Posted by: Marie | January 18, 2010

(228) I dance pretty well for a honky

Post #228
[Private journal entry written on Saturday, September 19, 2009]

I went dancing tonight.

A friend of mine from work invited me to join her and her husband this evening for a gathering at the local Legion Hall (hall where war veterans gather). My friend and her husband grew up in Texas and in Colorado — their families were migrant Hispanic farm workers.

Their heritage is rich with the music of Mexico and early Texas. It is called Tex-Mex or Tejano music. It is very lively and it invites you to dance energetically.

The people at the gathering tonight were all musicians from this genre, along with their families and friends. They all grew up together and had played in bands together for many years. Much of the styling and talent has been passed down through the generations . . . and many families had multiple generations in attendance! They all took turns playing in groups.

Vietnam by Martin Chen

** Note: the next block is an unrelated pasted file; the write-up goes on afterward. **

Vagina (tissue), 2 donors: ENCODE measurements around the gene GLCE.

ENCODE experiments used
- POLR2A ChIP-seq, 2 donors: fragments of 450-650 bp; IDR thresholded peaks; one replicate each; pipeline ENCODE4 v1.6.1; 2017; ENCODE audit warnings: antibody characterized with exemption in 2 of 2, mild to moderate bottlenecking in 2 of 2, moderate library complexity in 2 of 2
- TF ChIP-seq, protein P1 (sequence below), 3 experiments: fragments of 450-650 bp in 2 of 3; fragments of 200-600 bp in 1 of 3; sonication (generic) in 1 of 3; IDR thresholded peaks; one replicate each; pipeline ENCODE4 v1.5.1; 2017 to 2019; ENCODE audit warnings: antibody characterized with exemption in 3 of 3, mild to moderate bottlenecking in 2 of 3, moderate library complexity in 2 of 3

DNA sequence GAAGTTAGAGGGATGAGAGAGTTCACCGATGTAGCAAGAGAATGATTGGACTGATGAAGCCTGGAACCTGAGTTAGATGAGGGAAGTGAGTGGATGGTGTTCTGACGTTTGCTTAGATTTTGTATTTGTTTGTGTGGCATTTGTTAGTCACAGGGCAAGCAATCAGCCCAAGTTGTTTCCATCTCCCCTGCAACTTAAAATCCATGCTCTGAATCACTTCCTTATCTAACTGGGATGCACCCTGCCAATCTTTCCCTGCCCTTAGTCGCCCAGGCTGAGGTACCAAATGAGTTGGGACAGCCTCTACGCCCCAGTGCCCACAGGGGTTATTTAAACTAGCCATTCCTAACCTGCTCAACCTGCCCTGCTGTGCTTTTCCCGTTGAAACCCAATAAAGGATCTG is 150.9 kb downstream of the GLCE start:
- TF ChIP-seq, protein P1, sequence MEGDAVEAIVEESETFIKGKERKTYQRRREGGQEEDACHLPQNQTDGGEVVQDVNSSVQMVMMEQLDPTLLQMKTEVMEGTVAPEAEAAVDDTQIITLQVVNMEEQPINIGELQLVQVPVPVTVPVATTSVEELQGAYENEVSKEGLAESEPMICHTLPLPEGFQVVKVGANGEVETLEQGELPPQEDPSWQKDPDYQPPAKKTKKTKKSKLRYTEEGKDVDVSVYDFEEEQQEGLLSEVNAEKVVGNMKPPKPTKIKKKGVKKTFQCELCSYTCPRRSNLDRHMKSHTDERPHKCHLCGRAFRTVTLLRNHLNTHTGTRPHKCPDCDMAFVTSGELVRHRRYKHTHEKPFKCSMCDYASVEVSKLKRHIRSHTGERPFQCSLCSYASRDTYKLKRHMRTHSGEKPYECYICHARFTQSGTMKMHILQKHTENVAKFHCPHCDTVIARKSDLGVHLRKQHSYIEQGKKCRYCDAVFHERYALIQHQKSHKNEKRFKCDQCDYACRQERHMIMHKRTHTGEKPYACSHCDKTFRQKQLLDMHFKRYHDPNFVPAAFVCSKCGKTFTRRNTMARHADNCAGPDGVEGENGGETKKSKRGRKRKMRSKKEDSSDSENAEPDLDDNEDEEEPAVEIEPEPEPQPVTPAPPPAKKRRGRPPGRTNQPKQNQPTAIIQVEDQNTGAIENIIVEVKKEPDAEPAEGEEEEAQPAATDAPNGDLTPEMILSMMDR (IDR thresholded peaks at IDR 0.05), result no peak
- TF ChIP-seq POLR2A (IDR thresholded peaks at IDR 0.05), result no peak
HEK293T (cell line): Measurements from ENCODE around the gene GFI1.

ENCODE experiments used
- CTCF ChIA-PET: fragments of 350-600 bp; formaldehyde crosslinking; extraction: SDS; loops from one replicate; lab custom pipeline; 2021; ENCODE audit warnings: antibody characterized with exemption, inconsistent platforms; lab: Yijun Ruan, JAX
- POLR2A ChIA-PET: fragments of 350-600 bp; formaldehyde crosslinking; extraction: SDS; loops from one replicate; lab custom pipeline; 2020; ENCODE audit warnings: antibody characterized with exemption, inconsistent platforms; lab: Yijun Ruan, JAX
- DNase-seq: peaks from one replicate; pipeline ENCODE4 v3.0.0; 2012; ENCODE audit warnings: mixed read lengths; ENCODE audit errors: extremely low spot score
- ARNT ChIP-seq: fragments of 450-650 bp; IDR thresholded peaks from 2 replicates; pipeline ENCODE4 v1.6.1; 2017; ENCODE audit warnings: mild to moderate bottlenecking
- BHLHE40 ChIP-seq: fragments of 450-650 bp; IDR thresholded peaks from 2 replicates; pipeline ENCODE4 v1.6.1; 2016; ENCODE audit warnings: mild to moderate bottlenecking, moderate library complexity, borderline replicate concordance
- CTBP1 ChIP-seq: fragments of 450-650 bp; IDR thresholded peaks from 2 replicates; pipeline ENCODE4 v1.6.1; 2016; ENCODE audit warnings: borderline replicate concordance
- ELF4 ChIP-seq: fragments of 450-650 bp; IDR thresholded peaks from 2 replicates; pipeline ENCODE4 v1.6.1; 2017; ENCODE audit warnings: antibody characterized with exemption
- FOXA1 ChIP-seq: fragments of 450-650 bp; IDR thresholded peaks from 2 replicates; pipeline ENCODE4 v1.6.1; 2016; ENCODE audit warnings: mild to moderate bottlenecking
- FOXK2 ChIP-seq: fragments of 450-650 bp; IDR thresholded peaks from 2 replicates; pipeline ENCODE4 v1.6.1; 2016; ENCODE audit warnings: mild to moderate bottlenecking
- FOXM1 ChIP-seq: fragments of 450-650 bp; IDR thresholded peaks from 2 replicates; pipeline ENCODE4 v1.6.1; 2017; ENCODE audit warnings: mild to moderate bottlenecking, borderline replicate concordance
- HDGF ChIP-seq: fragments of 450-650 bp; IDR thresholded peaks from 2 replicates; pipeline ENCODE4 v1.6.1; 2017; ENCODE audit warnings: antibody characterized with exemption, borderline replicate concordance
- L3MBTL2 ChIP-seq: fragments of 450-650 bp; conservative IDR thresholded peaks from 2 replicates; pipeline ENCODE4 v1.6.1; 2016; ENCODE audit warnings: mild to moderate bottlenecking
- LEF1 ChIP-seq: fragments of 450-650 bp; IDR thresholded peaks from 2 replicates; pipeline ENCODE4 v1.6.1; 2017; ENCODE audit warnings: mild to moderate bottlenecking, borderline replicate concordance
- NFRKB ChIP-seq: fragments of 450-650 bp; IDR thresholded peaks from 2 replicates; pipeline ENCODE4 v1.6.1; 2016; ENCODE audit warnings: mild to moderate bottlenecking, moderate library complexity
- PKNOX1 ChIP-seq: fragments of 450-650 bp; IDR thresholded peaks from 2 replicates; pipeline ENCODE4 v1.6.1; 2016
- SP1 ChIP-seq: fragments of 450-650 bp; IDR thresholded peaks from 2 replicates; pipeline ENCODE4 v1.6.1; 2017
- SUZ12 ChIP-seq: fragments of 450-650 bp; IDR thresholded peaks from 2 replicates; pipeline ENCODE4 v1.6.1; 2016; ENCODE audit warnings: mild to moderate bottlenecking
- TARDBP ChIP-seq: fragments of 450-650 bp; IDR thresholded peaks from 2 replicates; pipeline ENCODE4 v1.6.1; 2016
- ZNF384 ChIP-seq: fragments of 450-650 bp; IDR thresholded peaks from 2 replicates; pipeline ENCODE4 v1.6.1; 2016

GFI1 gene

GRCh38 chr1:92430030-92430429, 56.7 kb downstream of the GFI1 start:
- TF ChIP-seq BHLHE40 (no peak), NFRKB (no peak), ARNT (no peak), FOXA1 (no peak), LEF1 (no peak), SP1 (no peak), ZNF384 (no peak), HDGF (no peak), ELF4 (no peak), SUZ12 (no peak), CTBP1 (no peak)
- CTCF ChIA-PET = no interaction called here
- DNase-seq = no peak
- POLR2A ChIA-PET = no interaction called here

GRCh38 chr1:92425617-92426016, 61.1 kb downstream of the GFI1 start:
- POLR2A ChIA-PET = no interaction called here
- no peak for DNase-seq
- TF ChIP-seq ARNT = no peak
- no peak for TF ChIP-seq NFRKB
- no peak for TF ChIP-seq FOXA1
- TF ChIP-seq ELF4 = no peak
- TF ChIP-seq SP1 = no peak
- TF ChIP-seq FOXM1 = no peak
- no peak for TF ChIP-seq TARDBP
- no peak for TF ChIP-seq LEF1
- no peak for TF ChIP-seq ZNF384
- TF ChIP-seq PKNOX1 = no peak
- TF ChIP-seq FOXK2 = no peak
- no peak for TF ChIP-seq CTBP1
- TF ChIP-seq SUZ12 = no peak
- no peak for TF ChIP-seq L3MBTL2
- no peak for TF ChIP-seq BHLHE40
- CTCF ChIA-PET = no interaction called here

I know a little Spanish, but not enough to really understand what was being said. I was glad my friend was with me to translate, LOL. Her husband danced with me a few times – he said I danced pretty well for a “honky”. I think that was a compliment . . . maybe, LOL. At any rate, he said it in good humor.

Of course, there was wonderful food – green chili, chicken tortillas, beans . . . all kinds of food that was true to their culture. Some of it I didn’t even attempt to eat because I was warned that it was too hot for my “white girl” palette. When my friend thinks it’s hot – that means it’s REALLY hot! I like a little heat, but not enough to go against their advice, LOL.

My friend showed me a guitar that her father had played in his younger days (he is now in his 80’s). She brought it along in the hope he would play it on the stage. He didn’t. However, I found the instrument, and its history, very fascinating.

It is called a bajo sexto, which translates roughly to “six-string bass”. It actually has 12 strings – six sets of two strings. This particular one was built in Texas by a man named Don Martin Macias in the early or mid-1900’s. Macias was the “Stradivarius” of the bajo sexto and he made only a small number of these instruments because it took him 6-8 months to make each bajo. His bajos have a very distinct, very rich sound. This guitar has an incredible history and is quite valuable. It was a joy to see it and learn about it.

So, it was an enjoyable evening! I’m glad I went!

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